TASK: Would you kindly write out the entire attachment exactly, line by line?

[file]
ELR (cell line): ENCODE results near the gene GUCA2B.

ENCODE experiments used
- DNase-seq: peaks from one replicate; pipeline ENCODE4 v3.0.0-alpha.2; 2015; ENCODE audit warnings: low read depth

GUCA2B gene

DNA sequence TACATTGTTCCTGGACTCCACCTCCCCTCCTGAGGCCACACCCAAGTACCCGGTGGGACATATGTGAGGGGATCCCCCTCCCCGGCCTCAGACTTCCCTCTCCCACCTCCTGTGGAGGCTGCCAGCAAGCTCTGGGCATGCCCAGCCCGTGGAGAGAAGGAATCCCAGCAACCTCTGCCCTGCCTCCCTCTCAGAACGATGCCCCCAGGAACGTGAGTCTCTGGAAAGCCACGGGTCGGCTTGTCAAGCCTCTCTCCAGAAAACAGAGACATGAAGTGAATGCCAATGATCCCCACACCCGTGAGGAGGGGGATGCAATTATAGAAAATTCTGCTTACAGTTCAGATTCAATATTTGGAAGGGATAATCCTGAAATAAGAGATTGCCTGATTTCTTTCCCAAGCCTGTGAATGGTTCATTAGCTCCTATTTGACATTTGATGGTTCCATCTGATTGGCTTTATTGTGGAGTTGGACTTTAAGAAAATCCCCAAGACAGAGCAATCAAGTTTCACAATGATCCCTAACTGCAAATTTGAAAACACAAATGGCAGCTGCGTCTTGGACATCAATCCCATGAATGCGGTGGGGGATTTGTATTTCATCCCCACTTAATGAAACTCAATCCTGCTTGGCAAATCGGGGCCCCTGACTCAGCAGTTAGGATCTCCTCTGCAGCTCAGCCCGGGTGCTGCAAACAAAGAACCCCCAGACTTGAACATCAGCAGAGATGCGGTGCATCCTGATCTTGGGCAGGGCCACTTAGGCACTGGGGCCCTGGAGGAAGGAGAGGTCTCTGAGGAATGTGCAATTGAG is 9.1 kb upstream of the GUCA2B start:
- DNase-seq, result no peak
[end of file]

ELR (cell line): ENCODE results near the gene GUCA2B.

ENCODE experiments used
- DNase-seq: peaks from one replicate; pipeline ENCODE4 v3.0.0-alpha.2; 2015; ENCODE audit warnings: low read depth

GUCA2B gene

DNA sequence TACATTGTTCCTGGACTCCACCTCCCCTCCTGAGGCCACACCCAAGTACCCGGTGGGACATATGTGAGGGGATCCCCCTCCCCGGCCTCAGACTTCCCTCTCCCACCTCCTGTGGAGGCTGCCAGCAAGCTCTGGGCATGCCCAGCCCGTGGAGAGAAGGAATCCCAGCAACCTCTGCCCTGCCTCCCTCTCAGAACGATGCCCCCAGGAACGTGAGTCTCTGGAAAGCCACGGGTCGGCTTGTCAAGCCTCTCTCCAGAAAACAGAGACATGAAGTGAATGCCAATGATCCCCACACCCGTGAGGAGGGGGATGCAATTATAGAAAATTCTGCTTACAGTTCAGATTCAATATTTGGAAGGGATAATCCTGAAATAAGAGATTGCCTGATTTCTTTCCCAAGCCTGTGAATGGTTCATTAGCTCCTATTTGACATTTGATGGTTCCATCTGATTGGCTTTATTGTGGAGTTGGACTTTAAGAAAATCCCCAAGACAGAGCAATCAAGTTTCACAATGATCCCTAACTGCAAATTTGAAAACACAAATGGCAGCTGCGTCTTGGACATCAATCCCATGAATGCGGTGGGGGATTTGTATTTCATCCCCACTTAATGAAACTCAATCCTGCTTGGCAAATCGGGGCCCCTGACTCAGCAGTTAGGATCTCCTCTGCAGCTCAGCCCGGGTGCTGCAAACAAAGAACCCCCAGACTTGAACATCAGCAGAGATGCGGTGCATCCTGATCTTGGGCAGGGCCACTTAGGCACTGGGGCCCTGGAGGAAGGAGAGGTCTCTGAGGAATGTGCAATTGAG is 9.1 kb upstream of the GUCA2B start:
- DNase-seq, result no peak